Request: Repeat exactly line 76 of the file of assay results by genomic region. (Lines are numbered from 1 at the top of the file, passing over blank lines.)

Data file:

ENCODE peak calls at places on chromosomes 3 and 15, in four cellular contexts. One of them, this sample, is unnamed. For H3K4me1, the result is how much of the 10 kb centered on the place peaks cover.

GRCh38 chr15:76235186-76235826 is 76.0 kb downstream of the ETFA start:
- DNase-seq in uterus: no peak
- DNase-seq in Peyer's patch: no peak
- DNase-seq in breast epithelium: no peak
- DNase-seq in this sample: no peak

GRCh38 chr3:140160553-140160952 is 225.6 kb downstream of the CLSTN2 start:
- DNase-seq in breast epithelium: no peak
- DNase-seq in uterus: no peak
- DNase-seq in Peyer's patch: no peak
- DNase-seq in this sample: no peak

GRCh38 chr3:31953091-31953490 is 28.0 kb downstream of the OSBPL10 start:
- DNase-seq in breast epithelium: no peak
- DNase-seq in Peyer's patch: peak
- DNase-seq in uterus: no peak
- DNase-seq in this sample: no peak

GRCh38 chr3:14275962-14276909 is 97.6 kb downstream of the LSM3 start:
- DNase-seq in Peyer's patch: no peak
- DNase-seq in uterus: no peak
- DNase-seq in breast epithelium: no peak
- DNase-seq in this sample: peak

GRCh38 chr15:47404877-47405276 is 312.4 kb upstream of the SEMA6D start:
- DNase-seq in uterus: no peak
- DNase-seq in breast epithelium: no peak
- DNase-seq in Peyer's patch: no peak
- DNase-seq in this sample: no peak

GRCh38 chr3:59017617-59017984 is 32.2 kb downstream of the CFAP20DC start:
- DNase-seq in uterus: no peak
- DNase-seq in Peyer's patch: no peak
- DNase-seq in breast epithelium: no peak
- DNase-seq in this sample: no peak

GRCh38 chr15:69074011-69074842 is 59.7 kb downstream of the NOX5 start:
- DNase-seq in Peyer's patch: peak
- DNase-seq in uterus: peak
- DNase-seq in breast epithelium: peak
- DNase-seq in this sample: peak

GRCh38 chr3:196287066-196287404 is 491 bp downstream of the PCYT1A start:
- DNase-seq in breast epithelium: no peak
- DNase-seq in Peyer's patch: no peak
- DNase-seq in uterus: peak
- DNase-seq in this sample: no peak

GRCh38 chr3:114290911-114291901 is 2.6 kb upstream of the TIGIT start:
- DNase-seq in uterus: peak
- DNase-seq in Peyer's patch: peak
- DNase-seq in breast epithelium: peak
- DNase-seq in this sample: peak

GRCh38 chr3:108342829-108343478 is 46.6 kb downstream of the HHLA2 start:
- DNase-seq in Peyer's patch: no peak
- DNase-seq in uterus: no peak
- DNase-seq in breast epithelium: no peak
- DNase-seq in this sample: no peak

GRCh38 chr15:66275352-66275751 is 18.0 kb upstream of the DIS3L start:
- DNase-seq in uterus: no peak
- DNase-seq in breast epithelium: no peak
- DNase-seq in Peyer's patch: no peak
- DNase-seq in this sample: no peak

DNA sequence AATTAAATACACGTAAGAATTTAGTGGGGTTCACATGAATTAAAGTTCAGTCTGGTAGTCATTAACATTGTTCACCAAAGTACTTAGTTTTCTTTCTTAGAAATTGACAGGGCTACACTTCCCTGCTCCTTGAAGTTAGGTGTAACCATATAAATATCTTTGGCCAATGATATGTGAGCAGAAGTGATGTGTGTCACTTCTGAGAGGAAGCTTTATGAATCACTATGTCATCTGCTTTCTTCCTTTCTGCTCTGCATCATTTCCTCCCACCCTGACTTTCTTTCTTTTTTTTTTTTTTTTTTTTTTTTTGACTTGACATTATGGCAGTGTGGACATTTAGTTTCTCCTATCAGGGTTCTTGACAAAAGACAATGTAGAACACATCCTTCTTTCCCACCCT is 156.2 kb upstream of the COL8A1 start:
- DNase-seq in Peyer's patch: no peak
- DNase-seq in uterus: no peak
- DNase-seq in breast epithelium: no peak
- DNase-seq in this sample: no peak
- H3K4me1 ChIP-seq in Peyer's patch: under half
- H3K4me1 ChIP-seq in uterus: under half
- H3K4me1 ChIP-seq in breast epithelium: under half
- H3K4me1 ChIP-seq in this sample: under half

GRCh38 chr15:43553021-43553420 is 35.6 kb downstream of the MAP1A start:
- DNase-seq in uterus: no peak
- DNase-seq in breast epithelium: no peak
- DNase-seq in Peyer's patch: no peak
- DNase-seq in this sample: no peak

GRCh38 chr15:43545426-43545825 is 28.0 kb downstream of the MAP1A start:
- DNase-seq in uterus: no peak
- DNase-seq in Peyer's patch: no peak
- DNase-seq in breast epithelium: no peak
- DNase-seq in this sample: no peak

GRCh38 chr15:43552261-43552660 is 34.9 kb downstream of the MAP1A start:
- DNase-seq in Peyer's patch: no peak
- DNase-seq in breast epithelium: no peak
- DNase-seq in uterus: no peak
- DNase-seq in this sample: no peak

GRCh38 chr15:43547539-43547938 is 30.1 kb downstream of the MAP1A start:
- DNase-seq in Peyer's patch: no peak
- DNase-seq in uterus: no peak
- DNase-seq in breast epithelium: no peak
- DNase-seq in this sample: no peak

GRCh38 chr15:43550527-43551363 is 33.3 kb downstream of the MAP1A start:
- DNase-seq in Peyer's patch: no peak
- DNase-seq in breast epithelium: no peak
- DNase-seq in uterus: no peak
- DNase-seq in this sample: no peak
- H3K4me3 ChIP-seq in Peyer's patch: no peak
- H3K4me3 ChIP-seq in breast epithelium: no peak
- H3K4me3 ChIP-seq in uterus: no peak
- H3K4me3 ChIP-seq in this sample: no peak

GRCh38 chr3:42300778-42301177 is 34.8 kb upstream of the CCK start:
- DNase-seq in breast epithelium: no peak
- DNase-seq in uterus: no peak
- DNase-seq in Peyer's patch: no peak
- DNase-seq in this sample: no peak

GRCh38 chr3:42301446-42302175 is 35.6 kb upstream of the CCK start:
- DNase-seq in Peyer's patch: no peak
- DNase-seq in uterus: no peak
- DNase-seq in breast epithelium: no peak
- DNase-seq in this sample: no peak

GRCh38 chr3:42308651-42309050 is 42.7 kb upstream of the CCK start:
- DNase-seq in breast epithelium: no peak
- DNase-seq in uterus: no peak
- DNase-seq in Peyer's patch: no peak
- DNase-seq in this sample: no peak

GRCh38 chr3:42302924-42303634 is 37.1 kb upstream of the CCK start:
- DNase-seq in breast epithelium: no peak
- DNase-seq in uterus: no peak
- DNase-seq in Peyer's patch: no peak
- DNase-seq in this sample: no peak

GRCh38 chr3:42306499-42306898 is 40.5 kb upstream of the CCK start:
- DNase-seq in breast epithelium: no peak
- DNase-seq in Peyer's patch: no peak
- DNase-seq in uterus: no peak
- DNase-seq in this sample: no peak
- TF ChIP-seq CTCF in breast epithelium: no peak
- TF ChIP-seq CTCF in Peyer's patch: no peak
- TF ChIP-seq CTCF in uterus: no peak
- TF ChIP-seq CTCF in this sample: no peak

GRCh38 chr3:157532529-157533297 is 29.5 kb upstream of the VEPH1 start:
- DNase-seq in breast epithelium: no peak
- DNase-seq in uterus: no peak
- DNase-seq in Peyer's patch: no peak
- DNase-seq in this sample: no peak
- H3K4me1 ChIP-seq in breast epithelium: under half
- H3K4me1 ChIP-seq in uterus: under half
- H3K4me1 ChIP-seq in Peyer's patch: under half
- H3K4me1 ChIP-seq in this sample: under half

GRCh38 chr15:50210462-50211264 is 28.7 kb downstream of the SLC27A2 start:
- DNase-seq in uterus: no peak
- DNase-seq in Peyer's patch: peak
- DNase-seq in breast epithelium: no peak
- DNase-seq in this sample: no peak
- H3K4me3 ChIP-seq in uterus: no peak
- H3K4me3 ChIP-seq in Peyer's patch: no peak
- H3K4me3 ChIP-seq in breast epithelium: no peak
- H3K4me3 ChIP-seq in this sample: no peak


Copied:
GRCh38 chr15:43552261-43552660 is 34.9 kb downstream of the MAP1A start: